It is a well-acted episode, but contributes nothing in the grand scheme of things (although that could be said about most VOY episodes). This would be an interesting idea on TNG, but for me I just feel overall this is a waste of an episode. Especially so early in VOY's run. Unfortunately, in the end, "Projections" come across (to me) as an example of just how quickly the writers were moving away from the series' original premise.
Will
Fri, Dec 25, 2009, 6:03pm (UTC -6)
"oh, piece of shit, it was supposed to be a bottle show... I was out the door". Nah, just kiddinng. That was Maurice Hurley's musings on "Shades of Gray". Very enjoyable episode, this one.
charlie
Sat, Feb 27, 2010, 11:11am (UTC -6)
Despite the weak ending where Janeway explains everything, this was a fun episode, with Picardo & Dwight Schultz making a delightful team.
I also liked the moment where Doc tells Kes that she's beautiful. I always suspected that he had developed feelings for her, similar to Odo's for Kira on DS9.
Sadly, this potential was undermined when TPTB got rid of Kes & not Neelix-UGH!!!!
edgeplay
Mon, Jun 28, 2010, 2:32am (UTC -6)
I liked this episode because it raises important questions in Artificial Intelligence. The main issue is "when does an AI entity know that it exists in the right space for itself". Allied to this is "how can an AI entity recognize and possibly communicate between multiple instantiations of itself. This story is closely allied to Vernor Vinge's award winning story "The Cookie Monster" and I suspect Vinge sketched an orignal story for this episode. But the original story would have had to deal with something more complex - "how does an AI entity know that what it is seeing is a projection from reality, even if that may be a holo-projection, or is actually a delusion generated inside its programming that has no existence in reality outside of its own program. I suspect this last aspect was considered too complex for the average viewer to grasp and was written out of the script. But its skeleton remains in the program having the roles of real people and holo-people reversed - a delusional variation that the Doctor would find very entertaining. At the end of the more complex version, the Doctor would have needed to have his delusional variants of himself deleted and some checks put in that he did not create any more alter-egos.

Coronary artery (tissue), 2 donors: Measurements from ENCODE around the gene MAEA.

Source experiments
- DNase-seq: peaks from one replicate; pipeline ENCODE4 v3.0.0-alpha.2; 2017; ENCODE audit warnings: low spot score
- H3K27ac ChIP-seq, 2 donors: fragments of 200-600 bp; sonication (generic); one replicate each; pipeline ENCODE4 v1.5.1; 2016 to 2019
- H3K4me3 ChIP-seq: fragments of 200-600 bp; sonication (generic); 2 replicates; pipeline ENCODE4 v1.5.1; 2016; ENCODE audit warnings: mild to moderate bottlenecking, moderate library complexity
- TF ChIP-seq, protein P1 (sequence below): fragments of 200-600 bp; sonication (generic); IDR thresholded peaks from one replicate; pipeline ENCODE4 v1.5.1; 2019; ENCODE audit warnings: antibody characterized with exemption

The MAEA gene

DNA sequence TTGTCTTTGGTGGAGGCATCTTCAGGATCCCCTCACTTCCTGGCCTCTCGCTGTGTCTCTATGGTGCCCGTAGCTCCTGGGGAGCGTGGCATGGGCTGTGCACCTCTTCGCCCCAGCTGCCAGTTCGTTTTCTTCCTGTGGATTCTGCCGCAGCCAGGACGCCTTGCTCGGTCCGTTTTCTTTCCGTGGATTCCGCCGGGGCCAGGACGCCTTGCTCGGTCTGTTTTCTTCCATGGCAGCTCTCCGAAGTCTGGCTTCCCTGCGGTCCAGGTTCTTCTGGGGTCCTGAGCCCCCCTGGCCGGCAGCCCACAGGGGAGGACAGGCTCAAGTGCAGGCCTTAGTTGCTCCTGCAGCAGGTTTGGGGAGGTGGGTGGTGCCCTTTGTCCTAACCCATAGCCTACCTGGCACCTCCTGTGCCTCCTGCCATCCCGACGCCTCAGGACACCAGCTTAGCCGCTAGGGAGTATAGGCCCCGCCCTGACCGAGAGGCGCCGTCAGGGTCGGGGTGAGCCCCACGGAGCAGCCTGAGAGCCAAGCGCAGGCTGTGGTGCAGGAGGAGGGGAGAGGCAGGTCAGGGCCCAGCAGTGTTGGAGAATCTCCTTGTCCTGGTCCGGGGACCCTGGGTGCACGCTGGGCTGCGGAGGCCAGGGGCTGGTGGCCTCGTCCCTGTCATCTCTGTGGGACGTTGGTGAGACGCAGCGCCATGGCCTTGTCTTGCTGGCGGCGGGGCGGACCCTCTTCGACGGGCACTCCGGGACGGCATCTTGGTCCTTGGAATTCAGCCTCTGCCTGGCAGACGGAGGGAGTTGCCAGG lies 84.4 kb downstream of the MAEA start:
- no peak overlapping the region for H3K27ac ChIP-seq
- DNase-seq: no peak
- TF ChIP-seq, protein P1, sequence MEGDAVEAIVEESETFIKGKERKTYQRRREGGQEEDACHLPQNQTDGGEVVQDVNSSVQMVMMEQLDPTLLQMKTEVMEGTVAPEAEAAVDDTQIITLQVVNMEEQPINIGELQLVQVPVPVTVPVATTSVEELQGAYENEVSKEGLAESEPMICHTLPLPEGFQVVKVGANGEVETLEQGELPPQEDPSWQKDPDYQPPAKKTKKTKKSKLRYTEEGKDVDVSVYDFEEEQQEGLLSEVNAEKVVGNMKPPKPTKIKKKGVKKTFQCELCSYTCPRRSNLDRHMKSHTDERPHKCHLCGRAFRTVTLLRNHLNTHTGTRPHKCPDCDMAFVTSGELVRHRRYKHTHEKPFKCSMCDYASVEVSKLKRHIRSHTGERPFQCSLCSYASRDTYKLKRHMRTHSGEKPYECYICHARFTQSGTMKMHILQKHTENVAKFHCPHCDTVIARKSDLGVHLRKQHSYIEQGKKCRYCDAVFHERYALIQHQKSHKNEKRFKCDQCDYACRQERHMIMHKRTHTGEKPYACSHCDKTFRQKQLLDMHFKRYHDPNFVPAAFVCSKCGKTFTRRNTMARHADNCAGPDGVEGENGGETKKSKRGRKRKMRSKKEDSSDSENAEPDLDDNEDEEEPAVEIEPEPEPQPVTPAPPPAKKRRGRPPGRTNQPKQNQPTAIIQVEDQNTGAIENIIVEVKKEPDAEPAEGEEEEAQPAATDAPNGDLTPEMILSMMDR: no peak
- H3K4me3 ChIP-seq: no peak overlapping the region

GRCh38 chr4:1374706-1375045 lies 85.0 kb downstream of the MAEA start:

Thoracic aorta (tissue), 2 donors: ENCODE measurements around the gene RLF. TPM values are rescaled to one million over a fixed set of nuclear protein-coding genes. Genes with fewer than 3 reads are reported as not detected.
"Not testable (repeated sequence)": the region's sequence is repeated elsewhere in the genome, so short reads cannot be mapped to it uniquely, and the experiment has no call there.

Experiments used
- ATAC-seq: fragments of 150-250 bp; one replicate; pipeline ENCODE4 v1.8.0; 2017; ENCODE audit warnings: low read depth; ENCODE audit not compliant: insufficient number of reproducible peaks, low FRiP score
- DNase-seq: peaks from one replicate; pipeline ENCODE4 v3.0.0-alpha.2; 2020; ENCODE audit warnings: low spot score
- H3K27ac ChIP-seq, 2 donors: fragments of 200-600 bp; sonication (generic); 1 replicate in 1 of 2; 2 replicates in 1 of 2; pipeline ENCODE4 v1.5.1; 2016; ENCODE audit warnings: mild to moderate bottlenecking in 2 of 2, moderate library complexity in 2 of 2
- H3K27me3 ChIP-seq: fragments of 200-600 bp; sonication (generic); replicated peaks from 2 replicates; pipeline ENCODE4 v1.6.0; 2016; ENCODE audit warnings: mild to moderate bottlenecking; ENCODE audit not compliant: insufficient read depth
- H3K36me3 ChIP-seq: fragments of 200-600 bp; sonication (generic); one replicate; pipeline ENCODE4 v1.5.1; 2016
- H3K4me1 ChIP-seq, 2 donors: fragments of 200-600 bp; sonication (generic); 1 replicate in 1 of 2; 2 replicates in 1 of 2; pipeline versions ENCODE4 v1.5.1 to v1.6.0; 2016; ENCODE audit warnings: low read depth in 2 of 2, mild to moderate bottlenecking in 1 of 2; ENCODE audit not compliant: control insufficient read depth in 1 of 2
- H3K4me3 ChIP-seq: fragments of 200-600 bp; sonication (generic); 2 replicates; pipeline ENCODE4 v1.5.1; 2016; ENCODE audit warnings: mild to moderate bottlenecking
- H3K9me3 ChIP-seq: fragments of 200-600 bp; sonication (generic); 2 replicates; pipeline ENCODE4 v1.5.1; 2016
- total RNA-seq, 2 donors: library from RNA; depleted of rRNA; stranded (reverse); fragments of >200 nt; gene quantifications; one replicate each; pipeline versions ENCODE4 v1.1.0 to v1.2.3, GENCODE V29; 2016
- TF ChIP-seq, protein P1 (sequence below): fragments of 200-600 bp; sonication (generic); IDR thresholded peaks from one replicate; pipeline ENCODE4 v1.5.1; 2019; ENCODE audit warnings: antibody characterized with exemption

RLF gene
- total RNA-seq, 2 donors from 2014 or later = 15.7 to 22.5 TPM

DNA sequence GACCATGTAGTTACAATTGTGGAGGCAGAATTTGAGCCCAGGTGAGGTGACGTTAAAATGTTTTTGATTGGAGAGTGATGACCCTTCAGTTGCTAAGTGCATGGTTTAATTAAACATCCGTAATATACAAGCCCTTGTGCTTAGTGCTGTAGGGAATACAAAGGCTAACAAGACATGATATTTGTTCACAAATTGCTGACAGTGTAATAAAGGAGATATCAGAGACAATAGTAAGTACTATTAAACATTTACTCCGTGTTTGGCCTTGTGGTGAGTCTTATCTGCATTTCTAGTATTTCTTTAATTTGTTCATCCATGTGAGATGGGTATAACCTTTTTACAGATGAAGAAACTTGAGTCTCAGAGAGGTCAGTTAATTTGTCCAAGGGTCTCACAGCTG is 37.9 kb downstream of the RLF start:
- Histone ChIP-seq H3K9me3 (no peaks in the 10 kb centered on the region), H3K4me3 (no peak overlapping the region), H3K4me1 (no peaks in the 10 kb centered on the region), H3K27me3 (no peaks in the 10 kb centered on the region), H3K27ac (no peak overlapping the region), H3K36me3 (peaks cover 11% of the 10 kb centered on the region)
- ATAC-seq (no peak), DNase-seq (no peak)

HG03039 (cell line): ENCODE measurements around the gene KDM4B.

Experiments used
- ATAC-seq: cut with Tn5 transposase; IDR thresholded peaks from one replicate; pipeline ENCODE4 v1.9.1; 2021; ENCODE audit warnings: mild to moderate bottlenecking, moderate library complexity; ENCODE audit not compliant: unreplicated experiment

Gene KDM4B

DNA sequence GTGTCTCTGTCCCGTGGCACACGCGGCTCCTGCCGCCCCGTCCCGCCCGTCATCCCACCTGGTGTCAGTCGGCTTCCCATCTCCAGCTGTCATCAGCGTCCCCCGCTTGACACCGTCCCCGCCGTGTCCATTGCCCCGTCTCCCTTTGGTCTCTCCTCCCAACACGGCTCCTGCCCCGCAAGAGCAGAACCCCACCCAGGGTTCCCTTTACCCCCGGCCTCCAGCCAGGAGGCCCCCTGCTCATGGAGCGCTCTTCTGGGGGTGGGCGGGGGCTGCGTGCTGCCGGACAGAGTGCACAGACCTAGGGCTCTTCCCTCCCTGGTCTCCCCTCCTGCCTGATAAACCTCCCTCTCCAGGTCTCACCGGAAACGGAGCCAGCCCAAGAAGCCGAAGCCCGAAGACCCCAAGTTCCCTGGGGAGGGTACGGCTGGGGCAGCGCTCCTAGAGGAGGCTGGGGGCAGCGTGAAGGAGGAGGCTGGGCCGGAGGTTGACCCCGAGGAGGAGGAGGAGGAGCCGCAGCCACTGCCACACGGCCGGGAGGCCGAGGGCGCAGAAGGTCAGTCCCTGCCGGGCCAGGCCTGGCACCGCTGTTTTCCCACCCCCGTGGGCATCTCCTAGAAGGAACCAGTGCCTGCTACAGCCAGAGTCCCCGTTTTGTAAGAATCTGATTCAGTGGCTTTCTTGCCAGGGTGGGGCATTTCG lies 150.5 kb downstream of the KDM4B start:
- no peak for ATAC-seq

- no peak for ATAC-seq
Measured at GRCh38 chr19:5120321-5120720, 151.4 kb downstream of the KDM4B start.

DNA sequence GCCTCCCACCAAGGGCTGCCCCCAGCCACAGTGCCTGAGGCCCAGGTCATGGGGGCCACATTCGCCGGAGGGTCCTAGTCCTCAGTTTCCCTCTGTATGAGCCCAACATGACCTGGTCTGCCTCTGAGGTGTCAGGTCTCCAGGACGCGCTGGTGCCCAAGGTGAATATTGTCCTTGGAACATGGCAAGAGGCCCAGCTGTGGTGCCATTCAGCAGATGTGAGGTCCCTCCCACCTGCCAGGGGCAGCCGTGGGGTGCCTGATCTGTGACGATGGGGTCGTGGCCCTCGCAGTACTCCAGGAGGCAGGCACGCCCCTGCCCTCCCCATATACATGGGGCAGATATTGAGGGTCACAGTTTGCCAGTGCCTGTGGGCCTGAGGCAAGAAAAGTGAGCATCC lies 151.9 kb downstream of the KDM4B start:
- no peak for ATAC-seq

Kieran
Fri, Aug 13, 2010, 7:48am (UTC -6)
I like this episode (I like pretty much any episode that focuses on the Doctor) but the main problem with these kind of episodes is we know that none of it's really happening from the start which makes them hard to get into.
Ken
Tue, Feb 8, 2011, 1:47pm (UTC -6)